In October 2005 200 delegates from twenty-eight countries in Europe gathered in Brussels to take part in an event for sex workers' rights, which involved a three-day conference, the presentation of a Declaration on the Rights of Sex Workers in Europe in the European Parliament, the drafting of a Manifesto, recommendations for policy makers, a party, and a demonstration. The sex workers' mobilisation appears, at first sight, to be an exemplary form of active citizenship. Nevertheless, despite engaging European institutions, being active participants, and making use of the language of rights, we argue that the sex workers' mobilisation challenges the conception of active European Union (EU) citizenship. In particular, we show how sex workers activists question territorially and culturally bounded practices of EU citizenship by enacting mobilities that exceed the instituted forms of free movement and that bring to bear a mode of sociality that is enacted through exchange relations between strangers. Specifically, we suggest that the concept of 'acts of citizenship' is better equipped than juridical or practice-orientated accounts of citizenship to engage a critical analysis of the ways that European citizenship is made and remade by the sex workers. Furthermore, we claim that the case of the sex workers demands attention be paid to the complex ways in which 'mobilisations of mobility' entails the disruption and enactment of European citizenship 'on the ground', rather than a simple extension of European citizenship beyond its existing bounds.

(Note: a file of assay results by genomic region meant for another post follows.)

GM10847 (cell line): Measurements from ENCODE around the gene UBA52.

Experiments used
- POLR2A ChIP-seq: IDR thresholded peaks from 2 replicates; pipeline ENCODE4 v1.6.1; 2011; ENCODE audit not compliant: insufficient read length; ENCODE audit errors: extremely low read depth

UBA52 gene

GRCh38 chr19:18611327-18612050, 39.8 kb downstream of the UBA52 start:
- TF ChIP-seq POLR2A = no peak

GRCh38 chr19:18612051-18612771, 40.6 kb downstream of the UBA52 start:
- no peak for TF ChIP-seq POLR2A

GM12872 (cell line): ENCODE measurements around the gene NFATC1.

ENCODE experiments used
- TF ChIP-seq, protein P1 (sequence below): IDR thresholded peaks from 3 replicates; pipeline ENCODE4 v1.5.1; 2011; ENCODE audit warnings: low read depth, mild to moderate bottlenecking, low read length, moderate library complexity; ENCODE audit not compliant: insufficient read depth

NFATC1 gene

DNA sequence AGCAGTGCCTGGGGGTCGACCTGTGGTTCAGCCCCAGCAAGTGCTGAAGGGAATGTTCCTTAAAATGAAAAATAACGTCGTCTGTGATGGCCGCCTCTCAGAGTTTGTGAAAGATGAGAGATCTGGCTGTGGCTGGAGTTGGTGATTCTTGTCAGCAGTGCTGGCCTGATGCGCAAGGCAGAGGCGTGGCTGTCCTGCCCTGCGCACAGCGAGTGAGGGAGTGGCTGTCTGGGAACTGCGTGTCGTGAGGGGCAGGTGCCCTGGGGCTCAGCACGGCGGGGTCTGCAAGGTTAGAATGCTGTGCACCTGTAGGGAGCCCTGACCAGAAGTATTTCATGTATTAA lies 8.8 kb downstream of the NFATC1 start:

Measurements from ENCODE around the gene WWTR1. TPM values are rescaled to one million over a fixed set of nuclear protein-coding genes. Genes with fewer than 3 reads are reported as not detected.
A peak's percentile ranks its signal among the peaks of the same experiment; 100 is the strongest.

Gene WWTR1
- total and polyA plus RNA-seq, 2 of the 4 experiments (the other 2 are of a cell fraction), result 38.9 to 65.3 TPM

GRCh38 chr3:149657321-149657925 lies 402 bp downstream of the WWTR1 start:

- Sex work